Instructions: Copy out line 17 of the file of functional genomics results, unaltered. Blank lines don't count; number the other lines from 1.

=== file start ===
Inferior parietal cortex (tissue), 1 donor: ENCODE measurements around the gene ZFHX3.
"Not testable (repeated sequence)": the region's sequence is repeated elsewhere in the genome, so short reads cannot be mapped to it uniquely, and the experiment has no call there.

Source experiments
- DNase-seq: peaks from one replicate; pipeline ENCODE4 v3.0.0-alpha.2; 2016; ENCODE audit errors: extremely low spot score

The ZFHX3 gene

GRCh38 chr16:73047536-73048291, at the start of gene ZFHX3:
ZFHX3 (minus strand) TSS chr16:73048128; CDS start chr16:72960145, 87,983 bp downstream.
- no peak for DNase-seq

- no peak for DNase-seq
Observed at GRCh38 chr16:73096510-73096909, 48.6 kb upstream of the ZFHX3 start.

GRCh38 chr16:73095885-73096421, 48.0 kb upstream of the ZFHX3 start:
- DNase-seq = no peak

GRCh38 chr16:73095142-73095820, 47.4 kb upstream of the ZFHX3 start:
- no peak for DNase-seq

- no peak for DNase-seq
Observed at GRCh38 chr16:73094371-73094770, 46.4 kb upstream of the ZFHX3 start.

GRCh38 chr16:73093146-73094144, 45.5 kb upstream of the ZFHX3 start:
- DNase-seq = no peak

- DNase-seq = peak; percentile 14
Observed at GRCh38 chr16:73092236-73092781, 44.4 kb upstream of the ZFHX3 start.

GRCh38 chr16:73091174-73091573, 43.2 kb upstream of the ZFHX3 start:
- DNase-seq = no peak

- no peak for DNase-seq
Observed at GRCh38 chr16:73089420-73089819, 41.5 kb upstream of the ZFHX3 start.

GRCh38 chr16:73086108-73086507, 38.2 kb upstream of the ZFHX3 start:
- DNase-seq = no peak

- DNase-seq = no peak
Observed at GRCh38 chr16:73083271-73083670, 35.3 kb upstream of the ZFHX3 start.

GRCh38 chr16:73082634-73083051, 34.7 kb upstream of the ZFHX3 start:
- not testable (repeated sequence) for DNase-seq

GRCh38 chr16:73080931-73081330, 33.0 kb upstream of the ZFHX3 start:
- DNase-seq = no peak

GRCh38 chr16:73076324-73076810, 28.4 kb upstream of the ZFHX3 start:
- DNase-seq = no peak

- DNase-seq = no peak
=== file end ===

GRCh38 chr16:73093146-73094144, 45.5 kb upstream of the ZFHX3 start: